Michael Brooks of PIANZ (Poultry Industry Association of New Zealand) shows how flexible poultry pieces can make an ordinary Christmas menu extraordinary, and finds a surprising positive arising from COVID-19.
For many, 2020 has been a challenging year dominated by uncertainty and stress. Gathering with friends and family will be a welcome reward from a year that no one saw coming, and a privilege that many countries won’t have this festive season.
Supporting local butchers and retailers is more important than ever at this time and there are many ways in which the humble chicken can be a drawcard for those eager to show their support over the holiday period.
Chicken is an affordable, nutritious and highly versatile meat that can make mains memorable, hors d’oevres a highlight and take salads from a sideshow to the star attraction. Admittedly dessert proves more of challenge for poultry, so let’s focus on its strengths.
Light, quick to cook and easy to mould into an assortment of offerings, chicken mince is a particularly affordable product. Flavour it with spices, lemongrass paste or herbs, it’s fabulous rolled into bite-sized balls or shaped onto skewers for appetisers. Baked, barbequed or stir fried, chicken mince simply needs to be accessorised with a toothpick or skewer to access a delicious dipping sauce.
Chicken wings and drumettes
While both these cuts essentially come from the wing, they present different appetiser options. A drumette gets its name as it is shaped like a petite chicken drumstick. This makes it well suited to sweet or spicy marinades and is an easy addition to a serving platter either cold or hot. Both wings and drumettes can be baked or fried, tossed in spices or crumbed for a crowd-pleasing dish that appeals to the young, and not-so-young. Many butchers help customers make light work of these cuts by selling them pre-marinaded or crumbed, ready to cook, dip and serve.
The Main Event:
Many moons ago, a roast chicken signalled a truly special event because they were expensive and less readily available. In 2020, chicken consumption is at its highest levels in New Zealand, largely thanks to the versatility and nutritious benefits of this lean protein. Good farming practices and widespread distribution mean today chicken is far more affordable and accessible than ever, yet it can still steal the show as the main event on the Christmas table.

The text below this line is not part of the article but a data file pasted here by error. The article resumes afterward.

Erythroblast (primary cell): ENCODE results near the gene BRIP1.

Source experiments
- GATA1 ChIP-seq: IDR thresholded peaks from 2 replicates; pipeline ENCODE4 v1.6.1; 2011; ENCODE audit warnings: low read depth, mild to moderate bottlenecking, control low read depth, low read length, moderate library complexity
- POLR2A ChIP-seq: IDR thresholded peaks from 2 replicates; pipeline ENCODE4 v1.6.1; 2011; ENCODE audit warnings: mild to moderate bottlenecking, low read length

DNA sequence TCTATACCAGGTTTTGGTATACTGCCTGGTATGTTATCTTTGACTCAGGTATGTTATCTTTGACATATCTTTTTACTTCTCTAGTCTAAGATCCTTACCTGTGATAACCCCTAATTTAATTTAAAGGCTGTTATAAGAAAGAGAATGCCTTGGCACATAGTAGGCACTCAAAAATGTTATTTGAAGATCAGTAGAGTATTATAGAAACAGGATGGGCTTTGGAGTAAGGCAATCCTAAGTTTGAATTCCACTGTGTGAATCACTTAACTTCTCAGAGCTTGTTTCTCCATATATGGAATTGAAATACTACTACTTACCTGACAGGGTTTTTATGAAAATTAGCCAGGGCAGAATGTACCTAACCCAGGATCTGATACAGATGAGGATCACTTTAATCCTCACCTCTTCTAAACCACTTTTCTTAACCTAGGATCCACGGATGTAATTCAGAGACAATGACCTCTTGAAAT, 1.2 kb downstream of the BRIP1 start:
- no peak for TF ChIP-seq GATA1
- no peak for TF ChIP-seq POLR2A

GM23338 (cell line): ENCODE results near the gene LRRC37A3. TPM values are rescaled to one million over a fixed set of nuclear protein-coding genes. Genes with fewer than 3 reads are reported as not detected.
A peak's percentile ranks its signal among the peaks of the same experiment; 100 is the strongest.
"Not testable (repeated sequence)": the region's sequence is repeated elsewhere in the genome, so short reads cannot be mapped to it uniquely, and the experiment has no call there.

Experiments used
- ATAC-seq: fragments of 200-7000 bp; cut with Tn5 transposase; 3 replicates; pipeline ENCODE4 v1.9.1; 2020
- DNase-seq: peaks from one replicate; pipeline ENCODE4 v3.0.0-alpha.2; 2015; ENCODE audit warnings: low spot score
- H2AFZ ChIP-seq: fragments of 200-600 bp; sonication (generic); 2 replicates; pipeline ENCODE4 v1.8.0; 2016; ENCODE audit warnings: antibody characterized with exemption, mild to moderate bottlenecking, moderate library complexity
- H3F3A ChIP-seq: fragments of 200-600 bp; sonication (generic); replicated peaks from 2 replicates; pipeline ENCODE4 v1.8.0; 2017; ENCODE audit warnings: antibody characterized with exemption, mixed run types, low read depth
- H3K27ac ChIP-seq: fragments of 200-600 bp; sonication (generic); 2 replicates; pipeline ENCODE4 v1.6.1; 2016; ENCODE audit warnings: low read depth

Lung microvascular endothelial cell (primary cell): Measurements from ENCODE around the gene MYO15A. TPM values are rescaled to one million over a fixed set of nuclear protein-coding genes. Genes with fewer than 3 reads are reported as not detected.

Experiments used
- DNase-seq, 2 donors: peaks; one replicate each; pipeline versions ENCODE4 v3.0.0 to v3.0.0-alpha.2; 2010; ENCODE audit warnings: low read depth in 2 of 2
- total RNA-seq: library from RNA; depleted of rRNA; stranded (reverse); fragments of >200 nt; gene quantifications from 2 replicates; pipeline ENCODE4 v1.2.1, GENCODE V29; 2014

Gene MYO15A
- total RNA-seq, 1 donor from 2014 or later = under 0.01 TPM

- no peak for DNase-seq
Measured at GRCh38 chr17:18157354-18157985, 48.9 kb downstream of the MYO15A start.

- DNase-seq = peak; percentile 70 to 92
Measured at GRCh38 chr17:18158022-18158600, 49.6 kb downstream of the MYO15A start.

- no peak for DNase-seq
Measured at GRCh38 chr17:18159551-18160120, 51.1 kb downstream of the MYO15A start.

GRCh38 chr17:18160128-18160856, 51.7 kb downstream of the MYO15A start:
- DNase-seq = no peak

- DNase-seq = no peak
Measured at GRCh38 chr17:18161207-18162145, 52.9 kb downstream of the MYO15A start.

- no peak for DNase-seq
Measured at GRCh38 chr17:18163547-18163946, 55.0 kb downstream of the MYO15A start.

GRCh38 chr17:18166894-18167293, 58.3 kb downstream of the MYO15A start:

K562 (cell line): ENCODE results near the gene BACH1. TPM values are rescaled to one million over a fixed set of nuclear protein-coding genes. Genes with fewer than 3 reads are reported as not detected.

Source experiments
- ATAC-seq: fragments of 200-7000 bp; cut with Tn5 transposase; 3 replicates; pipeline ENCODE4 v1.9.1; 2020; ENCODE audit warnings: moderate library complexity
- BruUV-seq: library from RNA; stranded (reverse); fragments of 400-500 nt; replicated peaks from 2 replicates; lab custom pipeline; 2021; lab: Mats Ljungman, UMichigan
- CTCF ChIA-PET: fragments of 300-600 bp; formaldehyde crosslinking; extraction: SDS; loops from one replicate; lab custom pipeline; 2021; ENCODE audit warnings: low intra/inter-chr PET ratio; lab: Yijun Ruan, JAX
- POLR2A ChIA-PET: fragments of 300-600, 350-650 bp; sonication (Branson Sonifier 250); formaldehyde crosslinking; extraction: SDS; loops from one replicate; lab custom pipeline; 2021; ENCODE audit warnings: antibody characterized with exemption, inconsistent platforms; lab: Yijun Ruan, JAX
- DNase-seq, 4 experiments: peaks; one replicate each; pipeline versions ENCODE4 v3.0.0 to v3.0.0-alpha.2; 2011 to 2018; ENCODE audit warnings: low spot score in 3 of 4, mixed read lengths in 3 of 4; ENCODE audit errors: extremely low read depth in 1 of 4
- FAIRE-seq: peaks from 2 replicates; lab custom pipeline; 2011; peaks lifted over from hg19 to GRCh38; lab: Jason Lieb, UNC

The Boneless Chicken Roast
Wrapped with pancetta with delicious stuffing, this is a more cost-effective, but equally delicious alternative to its larger cousin, the boneless turkey roast. Easy to carve, this is great served hot or cold and enjoyed with the trimmings of gravy and relishes.
Butterflied Marinaded Chicken
A multitude of butterflied chicken flavours grace the chillers of butcheries around the country. For customers this is a succulent way to serve chicken and is simple to barbeque or roast in the oven
Less common than its traditional English counterpart, Beef Wellington, Chicken Wellington uses chicken breasts rolled, stuffed and tied, with complimentary flavours finishing the package before it is encased in golden puff pastry. It’s a worthwhile dish to master and an impressive addition to the Christmas table.
The best of all things ‘fowl’, the Turducken is a relative newcomer to butchers and specialty stores, but has gained a loyal following. Combining a duck inside a chicken inside a Turkey, it pays not to overthink this delicious package. The flavours range from the gamey duck through to more subtle chicken and tasty turkey, meaning there’s literally something for every palate upon carving. A definite delicacy that has converted many a curious cook.
A silver lining to the COVID cloud
This year has dialled up the focus on hand washing like no other. While ‘Cook, Cover and Chill’ are equally important rules to follow when cooking poultry, efficient, regular hand washing is having a significant impact on campylobacter cases reported around the country.
Whether it’s the consumer at home or hospitality workers in kitchens around the country, heightened awareness of good sanitisation when handling fresh food has resulted in the lowest levels of campylobacter figures reported on record. The poultry industry has made significant procedural improvements at the processing plant level over the years, so the tipping point for lower case numbers this year has clearly been at the consumer end. It’s important to remind customers to keep frequent hand washing up, so campylobacter cases stay down.
Have a Merry Christmas everyone.